Behind so much of this speculation lies a desire to transcend the limits of the body, to overcome its perceived design flaws and weaknesses, and ultimately, to prolong life itself. The wilder fringes of this world are inhabited by artificial intelligence thinkers, transhumanists and “extropians” who dream of downloading human intelligence and making themselves immortal. Natasha Vita-More, an artist and bodybuilder, has collaborated with a team that includes AI heavyweights such as Marvin Minsky and Hans Moravec to create a prototype of a technologically enhanced future body called Primo.
“I love fashion,” Vita-More told Wired. “Our bodies will be the next fashion statement; we will design them in all sorts of interesting combinations of texture, colors, tones, and luminosity.” Vita-More evokes her Primo “designer body” in the promotional language of consumer design: “What if your body was as sleek, as sexy, and felt as comfortable as your new automobile? . . . Primo’s radical body design is more powerful, better suspended and more flexible . . . offering extended performance and modern style.” Where the 20th-century human body makes mistakes, wears out, usually has a single gender and is capable of only a limited lifespan, 21st-century Primo’s posthuman superbody features an error-correction device, can be upgraded and change gender, and is potentially ageless. Our sense of humanity — missing, you might think, from this cyborg fantasy — will be superseded by an “enlightened transhumanity,” whatever that might be.
As an unusual contribution to the debate surrounding some of these issues, the British industrial design team Dunne & Raby undertook a self-initiated research project, partly funded by the Design Institute at the University of Minnesota. Their illustrated report, Consuming Monsters, describes BioLand, a notional place in the near future that allows them to explore how biotechnology might flow from laboratories, through the consumer landscape, and into our homes, using a range of hypothetical products and services. We have a tendency to deal with some of these issues — designer babies, consumer eugenics, DNA theft — in terms of philosophical and moral abstractions. Dunne & Raby want to make the issues concrete and easier to visualize by embodying them in actual things. “Ideas of right and wrong are not just abstractions,” they say. “They are entangled in everyday consumer choices.”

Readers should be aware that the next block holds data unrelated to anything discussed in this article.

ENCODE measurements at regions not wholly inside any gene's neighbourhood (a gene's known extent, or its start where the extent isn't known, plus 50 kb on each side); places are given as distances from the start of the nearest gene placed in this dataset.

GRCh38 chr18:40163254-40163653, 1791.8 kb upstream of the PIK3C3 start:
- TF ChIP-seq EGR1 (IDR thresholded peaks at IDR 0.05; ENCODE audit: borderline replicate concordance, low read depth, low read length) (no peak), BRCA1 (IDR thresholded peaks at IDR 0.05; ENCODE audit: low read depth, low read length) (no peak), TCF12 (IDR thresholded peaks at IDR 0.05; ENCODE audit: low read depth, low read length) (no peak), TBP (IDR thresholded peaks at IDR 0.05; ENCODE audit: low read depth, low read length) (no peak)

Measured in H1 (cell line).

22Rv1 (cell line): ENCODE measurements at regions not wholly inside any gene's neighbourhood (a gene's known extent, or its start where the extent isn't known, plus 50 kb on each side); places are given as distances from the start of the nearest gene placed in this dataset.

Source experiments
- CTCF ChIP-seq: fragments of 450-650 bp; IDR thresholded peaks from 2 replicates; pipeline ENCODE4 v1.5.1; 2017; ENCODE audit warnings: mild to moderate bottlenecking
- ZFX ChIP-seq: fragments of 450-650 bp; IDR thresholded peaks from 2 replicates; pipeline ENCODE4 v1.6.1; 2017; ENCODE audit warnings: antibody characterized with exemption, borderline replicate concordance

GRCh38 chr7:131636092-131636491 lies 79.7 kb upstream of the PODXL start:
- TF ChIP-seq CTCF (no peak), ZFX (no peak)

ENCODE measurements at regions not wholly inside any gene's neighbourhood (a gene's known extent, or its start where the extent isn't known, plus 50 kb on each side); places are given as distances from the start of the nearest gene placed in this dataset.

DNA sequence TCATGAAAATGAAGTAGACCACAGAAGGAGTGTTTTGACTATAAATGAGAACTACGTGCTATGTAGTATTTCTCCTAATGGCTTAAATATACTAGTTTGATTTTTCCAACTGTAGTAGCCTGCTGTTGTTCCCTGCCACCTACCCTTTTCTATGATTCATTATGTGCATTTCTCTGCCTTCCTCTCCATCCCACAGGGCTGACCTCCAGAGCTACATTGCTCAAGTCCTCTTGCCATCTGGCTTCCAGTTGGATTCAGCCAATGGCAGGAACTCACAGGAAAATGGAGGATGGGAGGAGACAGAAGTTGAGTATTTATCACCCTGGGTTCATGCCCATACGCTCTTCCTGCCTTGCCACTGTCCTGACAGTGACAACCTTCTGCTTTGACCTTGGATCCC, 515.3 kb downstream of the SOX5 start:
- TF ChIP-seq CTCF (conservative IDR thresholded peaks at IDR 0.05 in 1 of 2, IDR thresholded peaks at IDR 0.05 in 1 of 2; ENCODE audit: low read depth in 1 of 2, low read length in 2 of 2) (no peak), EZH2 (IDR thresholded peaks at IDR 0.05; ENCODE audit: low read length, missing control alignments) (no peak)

In a vision worthy of maverick sci-fi film-maker David Cronenberg, Dunne & Raby use projects by themselves and other designers to investigate a society of BioBanks, DNA detection, sperm guns for artificial insemination, utility pigs for growing replacement body parts, genetic code copyright certificates, pheromone furniture polish, and clone counseling. They also make a startling prediction. In the future, they suggest, “beauty deflation” will occur. We will grow tired of a world of generically good-looking designer people and genetic technology will be used to emphasize the physical features, racial characteristics and family traits we once thought it necessary to suppress.
It’s going to be a long time coming.
This essay is taken from Designing Pornotopia (2006) by Rick Poynor. It is an expanded version of a text originally published in I.D. magazine (January/February 2005). This is its first appearance online.